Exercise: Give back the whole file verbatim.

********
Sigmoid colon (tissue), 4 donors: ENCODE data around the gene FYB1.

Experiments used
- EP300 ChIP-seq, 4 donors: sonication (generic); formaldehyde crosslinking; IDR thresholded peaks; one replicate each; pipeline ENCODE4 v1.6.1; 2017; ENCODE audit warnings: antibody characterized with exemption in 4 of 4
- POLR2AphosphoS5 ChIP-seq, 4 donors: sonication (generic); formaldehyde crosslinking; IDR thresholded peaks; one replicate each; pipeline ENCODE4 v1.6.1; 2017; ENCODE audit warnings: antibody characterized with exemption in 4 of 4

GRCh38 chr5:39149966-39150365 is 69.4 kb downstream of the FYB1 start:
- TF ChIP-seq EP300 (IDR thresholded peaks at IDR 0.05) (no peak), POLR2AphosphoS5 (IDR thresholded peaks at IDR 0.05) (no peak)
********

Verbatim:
Sigmoid colon (tissue), 4 donors: ENCODE data around the gene FYB1.

Experiments used
- EP300 ChIP-seq, 4 donors: sonication (generic); formaldehyde crosslinking; IDR thresholded peaks; one replicate each; pipeline ENCODE4 v1.6.1; 2017; ENCODE audit warnings: antibody characterized with exemption in 4 of 4
- POLR2AphosphoS5 ChIP-seq, 4 donors: sonication (generic); formaldehyde crosslinking; IDR thresholded peaks; one replicate each; pipeline ENCODE4 v1.6.1; 2017; ENCODE audit warnings: antibody characterized with exemption in 4 of 4

GRCh38 chr5:39149966-39150365 is 69.4 kb downstream of the FYB1 start:
- TF ChIP-seq EP300 (IDR thresholded peaks at IDR 0.05) (no peak), POLR2AphosphoS5 (IDR thresholded peaks at IDR 0.05) (no peak)